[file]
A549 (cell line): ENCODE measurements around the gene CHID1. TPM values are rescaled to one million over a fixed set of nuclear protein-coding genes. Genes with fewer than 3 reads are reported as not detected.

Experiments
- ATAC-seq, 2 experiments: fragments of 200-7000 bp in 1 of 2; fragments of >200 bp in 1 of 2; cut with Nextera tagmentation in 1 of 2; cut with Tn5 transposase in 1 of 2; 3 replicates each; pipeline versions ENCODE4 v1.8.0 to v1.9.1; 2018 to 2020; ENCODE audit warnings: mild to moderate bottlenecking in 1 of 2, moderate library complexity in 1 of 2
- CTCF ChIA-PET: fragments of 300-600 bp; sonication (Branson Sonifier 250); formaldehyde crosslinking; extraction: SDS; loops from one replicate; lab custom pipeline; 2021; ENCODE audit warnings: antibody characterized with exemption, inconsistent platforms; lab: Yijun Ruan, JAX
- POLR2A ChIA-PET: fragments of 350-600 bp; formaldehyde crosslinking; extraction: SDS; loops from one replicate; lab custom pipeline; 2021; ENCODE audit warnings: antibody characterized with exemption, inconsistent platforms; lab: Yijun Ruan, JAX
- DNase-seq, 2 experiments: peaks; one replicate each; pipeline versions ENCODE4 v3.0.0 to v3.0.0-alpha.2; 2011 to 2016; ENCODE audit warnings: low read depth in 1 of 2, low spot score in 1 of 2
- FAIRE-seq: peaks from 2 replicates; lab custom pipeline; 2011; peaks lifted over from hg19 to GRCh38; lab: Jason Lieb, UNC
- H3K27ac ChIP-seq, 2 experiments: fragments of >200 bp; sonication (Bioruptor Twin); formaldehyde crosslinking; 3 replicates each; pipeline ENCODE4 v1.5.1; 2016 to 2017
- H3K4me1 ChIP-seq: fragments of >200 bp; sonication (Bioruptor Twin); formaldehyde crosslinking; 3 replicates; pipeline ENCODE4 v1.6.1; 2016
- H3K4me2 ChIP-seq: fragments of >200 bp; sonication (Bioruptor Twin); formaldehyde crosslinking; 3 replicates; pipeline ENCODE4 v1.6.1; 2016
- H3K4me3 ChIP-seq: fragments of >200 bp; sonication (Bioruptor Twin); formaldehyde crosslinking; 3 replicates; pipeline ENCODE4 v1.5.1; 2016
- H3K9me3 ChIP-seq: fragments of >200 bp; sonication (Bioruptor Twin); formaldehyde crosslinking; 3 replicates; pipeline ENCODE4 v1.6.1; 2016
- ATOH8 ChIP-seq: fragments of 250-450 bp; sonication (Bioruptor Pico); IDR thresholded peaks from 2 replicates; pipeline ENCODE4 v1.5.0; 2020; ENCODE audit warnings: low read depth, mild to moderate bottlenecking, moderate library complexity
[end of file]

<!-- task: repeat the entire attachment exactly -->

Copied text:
A549 (cell line): ENCODE measurements around the gene CHID1. TPM values are rescaled to one million over a fixed set of nuclear protein-coding genes. Genes with fewer than 3 reads are reported as not detected.

Experiments
- ATAC-seq, 2 experiments: fragments of 200-7000 bp in 1 of 2; fragments of >200 bp in 1 of 2; cut with Nextera tagmentation in 1 of 2; cut with Tn5 transposase in 1 of 2; 3 replicates each; pipeline versions ENCODE4 v1.8.0 to v1.9.1; 2018 to 2020; ENCODE audit warnings: mild to moderate bottlenecking in 1 of 2, moderate library complexity in 1 of 2
- CTCF ChIA-PET: fragments of 300-600 bp; sonication (Branson Sonifier 250); formaldehyde crosslinking; extraction: SDS; loops from one replicate; lab custom pipeline; 2021; ENCODE audit warnings: antibody characterized with exemption, inconsistent platforms; lab: Yijun Ruan, JAX
- POLR2A ChIA-PET: fragments of 350-600 bp; formaldehyde crosslinking; extraction: SDS; loops from one replicate; lab custom pipeline; 2021; ENCODE audit warnings: antibody characterized with exemption, inconsistent platforms; lab: Yijun Ruan, JAX
- DNase-seq, 2 experiments: peaks; one replicate each; pipeline versions ENCODE4 v3.0.0 to v3.0.0-alpha.2; 2011 to 2016; ENCODE audit warnings: low read depth in 1 of 2, low spot score in 1 of 2
- FAIRE-seq: peaks from 2 replicates; lab custom pipeline; 2011; peaks lifted over from hg19 to GRCh38; lab: Jason Lieb, UNC
- H3K27ac ChIP-seq, 2 experiments: fragments of >200 bp; sonication (Bioruptor Twin); formaldehyde crosslinking; 3 replicates each; pipeline ENCODE4 v1.5.1; 2016 to 2017
- H3K4me1 ChIP-seq: fragments of >200 bp; sonication (Bioruptor Twin); formaldehyde crosslinking; 3 replicates; pipeline ENCODE4 v1.6.1; 2016
- H3K4me2 ChIP-seq: fragments of >200 bp; sonication (Bioruptor Twin); formaldehyde crosslinking; 3 replicates; pipeline ENCODE4 v1.6.1; 2016
- H3K4me3 ChIP-seq: fragments of >200 bp; sonication (Bioruptor Twin); formaldehyde crosslinking; 3 replicates; pipeline ENCODE4 v1.5.1; 2016
- H3K9me3 ChIP-seq: fragments of >200 bp; sonication (Bioruptor Twin); formaldehyde crosslinking; 3 replicates; pipeline ENCODE4 v1.6.1; 2016
- ATOH8 ChIP-seq: fragments of 250-450 bp; sonication (Bioruptor Pico); IDR thresholded peaks from 2 replicates; pipeline ENCODE4 v1.5.0; 2020; ENCODE audit warnings: low read depth, mild to moderate bottlenecking, moderate library complexity